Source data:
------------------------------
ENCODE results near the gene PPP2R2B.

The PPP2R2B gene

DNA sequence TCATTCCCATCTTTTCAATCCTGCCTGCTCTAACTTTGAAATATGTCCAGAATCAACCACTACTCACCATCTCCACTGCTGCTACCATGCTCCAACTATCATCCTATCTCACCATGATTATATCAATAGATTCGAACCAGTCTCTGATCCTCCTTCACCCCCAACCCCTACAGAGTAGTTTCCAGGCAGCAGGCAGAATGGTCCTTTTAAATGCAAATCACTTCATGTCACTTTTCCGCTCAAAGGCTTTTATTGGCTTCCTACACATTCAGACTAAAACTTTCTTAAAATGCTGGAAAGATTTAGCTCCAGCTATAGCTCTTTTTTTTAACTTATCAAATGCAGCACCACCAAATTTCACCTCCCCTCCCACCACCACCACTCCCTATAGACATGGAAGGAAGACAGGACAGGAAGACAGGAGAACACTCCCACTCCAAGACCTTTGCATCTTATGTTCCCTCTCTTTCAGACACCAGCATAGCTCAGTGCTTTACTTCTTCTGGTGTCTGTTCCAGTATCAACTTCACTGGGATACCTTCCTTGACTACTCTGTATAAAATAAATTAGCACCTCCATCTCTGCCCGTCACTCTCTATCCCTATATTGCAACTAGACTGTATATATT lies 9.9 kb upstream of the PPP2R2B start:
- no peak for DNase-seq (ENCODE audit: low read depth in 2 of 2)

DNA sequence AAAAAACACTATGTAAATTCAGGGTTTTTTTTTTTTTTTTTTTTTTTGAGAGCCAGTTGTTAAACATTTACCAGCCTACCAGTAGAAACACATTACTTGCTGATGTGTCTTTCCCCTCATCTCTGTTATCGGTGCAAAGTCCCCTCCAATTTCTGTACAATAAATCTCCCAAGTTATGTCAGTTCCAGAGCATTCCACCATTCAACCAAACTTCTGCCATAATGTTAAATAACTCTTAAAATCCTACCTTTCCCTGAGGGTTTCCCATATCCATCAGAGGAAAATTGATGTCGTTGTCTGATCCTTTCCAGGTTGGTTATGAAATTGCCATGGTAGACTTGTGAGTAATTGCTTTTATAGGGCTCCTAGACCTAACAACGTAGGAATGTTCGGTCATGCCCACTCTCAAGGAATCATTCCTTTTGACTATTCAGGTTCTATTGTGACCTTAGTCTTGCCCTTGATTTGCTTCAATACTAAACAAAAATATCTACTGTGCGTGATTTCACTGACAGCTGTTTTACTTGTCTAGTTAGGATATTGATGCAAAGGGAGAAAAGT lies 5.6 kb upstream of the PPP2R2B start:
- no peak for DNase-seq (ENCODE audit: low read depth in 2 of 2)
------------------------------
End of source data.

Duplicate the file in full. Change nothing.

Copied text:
ENCODE results near the gene PPP2R2B.

The PPP2R2B gene

DNA sequence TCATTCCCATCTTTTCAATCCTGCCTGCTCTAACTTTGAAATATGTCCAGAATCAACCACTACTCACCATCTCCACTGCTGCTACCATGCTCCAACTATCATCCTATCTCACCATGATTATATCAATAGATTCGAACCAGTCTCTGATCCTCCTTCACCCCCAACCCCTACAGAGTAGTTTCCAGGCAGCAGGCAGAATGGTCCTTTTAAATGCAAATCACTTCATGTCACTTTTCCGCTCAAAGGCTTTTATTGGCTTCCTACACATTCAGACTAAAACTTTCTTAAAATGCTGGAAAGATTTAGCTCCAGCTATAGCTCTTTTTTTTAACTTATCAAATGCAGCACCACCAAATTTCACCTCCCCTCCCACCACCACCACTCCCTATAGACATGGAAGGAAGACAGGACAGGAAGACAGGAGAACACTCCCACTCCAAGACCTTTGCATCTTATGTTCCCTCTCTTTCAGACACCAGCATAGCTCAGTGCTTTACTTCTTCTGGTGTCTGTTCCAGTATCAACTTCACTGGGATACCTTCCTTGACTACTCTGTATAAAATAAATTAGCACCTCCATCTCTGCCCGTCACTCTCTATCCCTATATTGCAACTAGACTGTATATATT lies 9.9 kb upstream of the PPP2R2B start:
- no peak for DNase-seq (ENCODE audit: low read depth in 2 of 2)

DNA sequence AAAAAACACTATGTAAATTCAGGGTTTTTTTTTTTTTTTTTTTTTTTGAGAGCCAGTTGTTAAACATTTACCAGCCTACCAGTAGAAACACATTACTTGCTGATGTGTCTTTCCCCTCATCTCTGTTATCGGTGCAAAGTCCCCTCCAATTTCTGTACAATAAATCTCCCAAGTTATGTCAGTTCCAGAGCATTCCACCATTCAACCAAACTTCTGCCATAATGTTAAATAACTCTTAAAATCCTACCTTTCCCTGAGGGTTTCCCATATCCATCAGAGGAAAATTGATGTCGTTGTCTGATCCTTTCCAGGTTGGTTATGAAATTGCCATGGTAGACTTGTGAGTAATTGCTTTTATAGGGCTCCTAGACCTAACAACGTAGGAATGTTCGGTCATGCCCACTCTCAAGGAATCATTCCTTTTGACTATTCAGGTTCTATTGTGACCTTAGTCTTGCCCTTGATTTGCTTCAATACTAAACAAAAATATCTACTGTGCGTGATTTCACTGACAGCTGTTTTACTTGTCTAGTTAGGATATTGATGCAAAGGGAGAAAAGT lies 5.6 kb upstream of the PPP2R2B start:
- no peak for DNase-seq (ENCODE audit: low read depth in 2 of 2)